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That's my conclusion, too. We may have differing reasons for reaching the same conclusion. But we have the same conclusion. Who among the current crop of Republican candidates has reached this condusion? With Huntsman's withdrawal, it's only one, Ron Paul.
In sum, if these Marines are tried and conficted for urinating on the bodies of three Taliban whom they just killed in action, they would have been found guilty of committing a war crime, under the 1949 Geneva Convention, likely backed up by the Hague Convention, and most certainly will do considerable time in prison. Whether you simpathize with their plight, or are outraged with their conduct, these guys did wrong, grevious wrong, and had the stupidity to arrange to get caught with [so to speak] their pants down!
And for this, Alan West would only administer a slap on the hands and an appology vented before their brigade? Shame on you, Alan West!
Time to get out of afganistan. While we're at it, close all foreign bases and sell our military products to those that can afford it,and stop all foreign entitlement programs. Let's bring home all of our personnel, put them on our own borders. We cannot be the policeman of the world, but we can help those who need to police themselves. As for those marines, I'm outraged, but let the military tribunal/court decide their fate/punishment. A few bad apples does not a marine corp make. Thank you all that served in the military, willing to pay the ultimate price to protect our Constitution/Bill of Rights. Godbless and Godspeed.
By asking me "Where was your outrage" I suppose you imagined that my response to the pole was " I was outraged and hope all involved pay a harsh punishment." While I was dissappointed at the behavior of these Marines, and do believe that they are entitled to sever punishment for their disappointing acts, "understand" not "outrage" is the better term. Sure there is a reason for this sort of human behavior. The article I copied delves into that issue. But a "reason" does not make an excuse.
And regarding your feelings on the matter, as judged from your attempt to justify these actions by quoting equally outrageous acts of an enemy, I suggest you read the entire article. Your attempts at reasoning are addressed, too. We are not in Afghanistan to find out who are the White Hat wearing good guys and who are the Black Hat wearing bad guys. We all have sinned and fallen short of the Glory of God. We all are wearing Black Hats.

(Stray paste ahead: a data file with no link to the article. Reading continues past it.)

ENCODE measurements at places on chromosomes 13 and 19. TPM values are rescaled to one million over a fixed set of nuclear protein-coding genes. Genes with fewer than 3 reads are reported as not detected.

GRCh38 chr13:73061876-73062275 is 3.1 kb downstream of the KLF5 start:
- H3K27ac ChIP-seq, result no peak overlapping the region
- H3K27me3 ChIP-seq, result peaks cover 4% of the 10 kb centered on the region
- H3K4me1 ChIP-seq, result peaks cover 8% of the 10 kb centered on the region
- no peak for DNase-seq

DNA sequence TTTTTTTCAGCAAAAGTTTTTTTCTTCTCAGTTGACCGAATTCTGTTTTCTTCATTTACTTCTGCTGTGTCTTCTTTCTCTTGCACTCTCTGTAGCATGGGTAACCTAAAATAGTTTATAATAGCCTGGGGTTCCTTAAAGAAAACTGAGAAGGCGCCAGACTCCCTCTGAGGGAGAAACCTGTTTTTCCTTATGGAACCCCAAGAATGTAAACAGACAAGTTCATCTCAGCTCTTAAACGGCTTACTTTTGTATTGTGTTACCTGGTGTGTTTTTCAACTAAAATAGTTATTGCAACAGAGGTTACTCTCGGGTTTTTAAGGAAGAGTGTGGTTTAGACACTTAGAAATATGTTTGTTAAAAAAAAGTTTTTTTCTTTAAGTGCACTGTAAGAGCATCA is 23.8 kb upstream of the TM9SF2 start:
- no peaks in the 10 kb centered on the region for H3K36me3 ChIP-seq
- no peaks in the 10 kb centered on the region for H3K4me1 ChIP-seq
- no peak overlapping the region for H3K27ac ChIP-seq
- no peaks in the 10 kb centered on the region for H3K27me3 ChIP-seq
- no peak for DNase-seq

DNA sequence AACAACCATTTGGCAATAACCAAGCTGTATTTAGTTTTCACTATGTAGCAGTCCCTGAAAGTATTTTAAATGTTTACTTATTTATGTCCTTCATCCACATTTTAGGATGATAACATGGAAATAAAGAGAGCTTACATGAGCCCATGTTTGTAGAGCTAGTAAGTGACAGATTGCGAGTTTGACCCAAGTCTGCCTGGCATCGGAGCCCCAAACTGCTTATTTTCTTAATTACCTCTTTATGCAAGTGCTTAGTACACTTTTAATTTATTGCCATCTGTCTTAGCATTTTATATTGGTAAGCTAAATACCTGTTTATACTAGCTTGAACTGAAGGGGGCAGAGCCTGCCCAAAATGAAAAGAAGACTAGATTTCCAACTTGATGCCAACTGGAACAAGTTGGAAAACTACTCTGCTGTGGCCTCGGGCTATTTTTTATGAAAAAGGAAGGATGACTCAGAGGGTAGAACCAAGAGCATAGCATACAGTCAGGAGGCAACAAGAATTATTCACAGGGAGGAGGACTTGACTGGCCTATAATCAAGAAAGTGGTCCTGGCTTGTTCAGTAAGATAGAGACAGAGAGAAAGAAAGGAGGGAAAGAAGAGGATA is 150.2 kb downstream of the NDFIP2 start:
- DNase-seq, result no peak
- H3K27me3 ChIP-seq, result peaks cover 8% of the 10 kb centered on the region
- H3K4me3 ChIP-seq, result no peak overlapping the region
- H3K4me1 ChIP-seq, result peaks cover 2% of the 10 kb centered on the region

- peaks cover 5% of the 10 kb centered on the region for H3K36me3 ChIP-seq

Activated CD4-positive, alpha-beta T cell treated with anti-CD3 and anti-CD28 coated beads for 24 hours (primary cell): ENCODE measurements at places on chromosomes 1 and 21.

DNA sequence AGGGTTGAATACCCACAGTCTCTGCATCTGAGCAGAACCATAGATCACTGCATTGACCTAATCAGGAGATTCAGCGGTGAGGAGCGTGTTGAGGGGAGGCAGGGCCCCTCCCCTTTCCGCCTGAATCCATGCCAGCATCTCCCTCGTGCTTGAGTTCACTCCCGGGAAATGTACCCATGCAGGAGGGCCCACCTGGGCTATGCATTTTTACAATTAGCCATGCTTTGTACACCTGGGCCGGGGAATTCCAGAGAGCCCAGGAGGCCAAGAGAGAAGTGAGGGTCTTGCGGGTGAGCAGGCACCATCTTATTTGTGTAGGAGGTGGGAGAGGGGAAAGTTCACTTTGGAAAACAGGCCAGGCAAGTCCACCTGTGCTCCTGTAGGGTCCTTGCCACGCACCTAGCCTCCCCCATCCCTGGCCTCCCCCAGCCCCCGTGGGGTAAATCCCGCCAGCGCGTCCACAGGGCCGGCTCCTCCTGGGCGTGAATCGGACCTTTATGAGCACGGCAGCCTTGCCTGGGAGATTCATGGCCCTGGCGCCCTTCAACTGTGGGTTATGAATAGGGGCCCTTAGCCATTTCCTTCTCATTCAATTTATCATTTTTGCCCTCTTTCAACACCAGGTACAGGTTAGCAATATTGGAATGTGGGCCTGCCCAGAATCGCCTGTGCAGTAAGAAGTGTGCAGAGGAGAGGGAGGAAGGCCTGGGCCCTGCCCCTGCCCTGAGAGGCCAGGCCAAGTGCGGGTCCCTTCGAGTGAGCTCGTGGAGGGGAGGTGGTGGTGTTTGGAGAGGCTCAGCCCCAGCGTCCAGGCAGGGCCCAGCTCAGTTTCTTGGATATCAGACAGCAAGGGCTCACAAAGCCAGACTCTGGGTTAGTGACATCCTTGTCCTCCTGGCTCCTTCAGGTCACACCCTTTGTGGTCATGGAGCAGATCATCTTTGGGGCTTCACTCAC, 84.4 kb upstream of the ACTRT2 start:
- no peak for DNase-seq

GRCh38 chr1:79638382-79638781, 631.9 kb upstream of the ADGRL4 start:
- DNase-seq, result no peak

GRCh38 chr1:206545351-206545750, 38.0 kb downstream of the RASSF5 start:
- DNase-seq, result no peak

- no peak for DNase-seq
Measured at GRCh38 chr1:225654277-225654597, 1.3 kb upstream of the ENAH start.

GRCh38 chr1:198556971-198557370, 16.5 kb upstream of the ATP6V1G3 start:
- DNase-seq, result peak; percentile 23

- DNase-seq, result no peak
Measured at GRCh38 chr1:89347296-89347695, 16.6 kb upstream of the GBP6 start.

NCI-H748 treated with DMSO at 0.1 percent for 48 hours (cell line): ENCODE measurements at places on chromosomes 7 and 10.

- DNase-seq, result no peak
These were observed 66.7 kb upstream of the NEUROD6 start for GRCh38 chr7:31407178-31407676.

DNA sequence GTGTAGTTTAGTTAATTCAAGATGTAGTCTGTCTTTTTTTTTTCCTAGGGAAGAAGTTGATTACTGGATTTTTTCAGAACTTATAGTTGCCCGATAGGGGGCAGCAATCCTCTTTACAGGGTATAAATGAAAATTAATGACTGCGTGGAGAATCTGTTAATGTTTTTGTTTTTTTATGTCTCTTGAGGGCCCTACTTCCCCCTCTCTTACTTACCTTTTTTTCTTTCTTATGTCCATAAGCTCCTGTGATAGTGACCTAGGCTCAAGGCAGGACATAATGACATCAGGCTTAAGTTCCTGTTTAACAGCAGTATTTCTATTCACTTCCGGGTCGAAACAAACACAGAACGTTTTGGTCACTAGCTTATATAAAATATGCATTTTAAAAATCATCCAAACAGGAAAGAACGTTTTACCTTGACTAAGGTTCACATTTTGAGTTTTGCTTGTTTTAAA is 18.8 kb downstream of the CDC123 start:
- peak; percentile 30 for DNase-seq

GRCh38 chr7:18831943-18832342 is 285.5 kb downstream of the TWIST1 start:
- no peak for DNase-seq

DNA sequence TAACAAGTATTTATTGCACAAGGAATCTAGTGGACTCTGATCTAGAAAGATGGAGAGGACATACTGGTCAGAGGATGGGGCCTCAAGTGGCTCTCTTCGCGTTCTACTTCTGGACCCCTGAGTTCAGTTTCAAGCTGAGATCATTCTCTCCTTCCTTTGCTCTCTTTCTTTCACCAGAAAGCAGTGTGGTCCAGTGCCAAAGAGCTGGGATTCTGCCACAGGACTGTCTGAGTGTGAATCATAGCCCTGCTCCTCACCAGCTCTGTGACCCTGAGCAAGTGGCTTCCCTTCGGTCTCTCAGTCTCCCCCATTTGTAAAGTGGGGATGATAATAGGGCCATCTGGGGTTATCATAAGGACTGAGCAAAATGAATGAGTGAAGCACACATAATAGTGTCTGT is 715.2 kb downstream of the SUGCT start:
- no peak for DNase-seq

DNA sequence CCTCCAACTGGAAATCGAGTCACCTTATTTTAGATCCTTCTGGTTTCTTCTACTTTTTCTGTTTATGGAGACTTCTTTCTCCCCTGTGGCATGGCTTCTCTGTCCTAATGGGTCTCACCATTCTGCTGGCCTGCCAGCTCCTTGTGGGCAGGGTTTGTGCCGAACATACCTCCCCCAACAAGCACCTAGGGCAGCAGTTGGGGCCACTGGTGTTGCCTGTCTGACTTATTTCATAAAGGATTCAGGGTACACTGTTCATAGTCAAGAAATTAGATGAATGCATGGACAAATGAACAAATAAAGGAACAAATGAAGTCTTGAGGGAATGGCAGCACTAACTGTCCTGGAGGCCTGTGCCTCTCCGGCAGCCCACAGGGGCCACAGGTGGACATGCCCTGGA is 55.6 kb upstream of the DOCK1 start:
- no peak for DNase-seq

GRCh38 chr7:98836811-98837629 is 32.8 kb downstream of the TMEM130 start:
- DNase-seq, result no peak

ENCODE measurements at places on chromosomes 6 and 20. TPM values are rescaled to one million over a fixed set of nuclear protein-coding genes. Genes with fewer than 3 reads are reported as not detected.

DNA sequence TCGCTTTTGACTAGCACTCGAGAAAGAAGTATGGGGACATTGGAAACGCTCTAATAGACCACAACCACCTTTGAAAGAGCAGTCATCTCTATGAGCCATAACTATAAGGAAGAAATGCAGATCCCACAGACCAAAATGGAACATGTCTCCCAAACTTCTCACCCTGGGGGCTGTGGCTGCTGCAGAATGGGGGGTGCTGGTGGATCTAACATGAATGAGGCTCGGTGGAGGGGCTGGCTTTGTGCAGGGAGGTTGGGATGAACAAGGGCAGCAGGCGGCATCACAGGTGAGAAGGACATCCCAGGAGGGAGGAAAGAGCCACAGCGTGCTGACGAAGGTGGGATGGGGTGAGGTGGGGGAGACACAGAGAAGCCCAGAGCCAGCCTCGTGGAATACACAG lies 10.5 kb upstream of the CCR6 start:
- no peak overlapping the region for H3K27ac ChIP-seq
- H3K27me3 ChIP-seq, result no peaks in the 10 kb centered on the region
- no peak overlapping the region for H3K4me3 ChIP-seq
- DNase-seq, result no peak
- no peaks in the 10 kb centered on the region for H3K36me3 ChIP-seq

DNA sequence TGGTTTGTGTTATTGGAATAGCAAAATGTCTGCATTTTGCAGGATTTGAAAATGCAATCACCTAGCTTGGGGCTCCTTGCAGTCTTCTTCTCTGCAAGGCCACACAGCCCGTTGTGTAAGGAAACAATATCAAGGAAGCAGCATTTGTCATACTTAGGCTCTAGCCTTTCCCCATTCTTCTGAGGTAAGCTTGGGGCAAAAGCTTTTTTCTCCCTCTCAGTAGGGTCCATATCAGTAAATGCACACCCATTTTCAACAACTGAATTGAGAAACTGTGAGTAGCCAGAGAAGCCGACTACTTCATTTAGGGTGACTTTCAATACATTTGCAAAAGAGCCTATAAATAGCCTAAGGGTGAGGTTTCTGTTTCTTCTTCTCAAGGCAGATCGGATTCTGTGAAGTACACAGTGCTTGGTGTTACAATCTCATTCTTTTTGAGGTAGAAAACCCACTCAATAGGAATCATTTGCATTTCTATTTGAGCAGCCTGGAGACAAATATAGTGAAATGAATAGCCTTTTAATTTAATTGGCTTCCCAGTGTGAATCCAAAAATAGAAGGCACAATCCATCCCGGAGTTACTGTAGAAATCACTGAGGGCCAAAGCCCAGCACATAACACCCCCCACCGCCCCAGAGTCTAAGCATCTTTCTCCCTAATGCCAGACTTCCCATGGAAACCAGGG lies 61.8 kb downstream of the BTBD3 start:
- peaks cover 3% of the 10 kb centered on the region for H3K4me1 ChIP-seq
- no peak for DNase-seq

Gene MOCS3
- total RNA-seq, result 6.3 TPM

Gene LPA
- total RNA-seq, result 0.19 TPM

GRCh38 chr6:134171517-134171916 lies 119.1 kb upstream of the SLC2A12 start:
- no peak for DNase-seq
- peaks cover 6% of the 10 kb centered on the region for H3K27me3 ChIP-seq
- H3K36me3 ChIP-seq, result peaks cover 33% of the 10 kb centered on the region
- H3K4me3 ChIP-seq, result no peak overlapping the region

Note: Dela Cruz was a witness, and was not the defendant. His urinating testimony was given to show how angry he became when he saw whatever it was that made him and apparently the defendant who then went on to kill 24 Iraqis. And that is a USMJ violation. Wonder now if he'll be charged?
The bad words appear to have been c r a p , h e ll , p e n i s , and s c r e w e d.
Now for the second to last paragraph.
"I did a [heck] of a lot worse in Vietnam than urinate on some dead bodies," he said. "We cut left ears off and wore them around our necks to show we were warriors, and we knew how to get revenge."
Now I'll cut out the second to last paragraph and see if the last one goes.
[cut out here]
Gary Solis, a former Marine Corps prosecutor and judge, said the Internet has added a dimension that soldiers in the past did not have to deal with: "In Vietnam, when you [messed] up, no one back home heard about it."
I'm having troubles with the Trib's automated sensor. So after having deleted all of the offensive words I can recognize, and still not getting by, I'm having to send the following out piece by piece so I can find out what is still offensive. Be patient. If the automatic sensor would just identify what if found to be offensive, I'd get it altered the first time through! [Note Editors. The sensor is a real pain in the behind]
It would appear that desecration of battlefield dead has been illegal since the Geneva Convention of 1949 and before that, the Hague Convention. Here is the best article I have yet to find. It's from Montana.
Bottom line -- It's time to leave Afghanistan. The longer we stay, the more enemies we will make.
Great Falls MT NewsDesecration of the dead is as old as war itself10:00 PM, Jan. 15, 2012 Written byALLEN G. BREED and JULIE WATSON
Since before Achilles dragged Hector's body around the walls of Troy, warriors have been desecrating the corpses of their vanquished enemies, whether to send a message or exact revenge.
And for just as long, they have known in their hearts it was wrong.
The video that surfaced this week of four Marines apparently urinating on three Taliban corpses has stirred outrage in the U.S. and beyond, but also focused attention on the brutalizing effects of war on those sent to wage it.
Reserve Marine Lt. Col. Paul Hackett, who teaches the law of war to Marines before they are sent off to Afghanistan, made it clear Friday that he was not condoning the Marines' actions. But he warned against judging them too harshly, saying: "When you ask young men to go kill people for a living, it takes a whole lot of effort to rein that in."
In the long history of war, the episode pales in comparison to other battlefield atrocities. But one difference this time was that, in the Internet age, it was captured on camera and instantly shared with the rest of the world.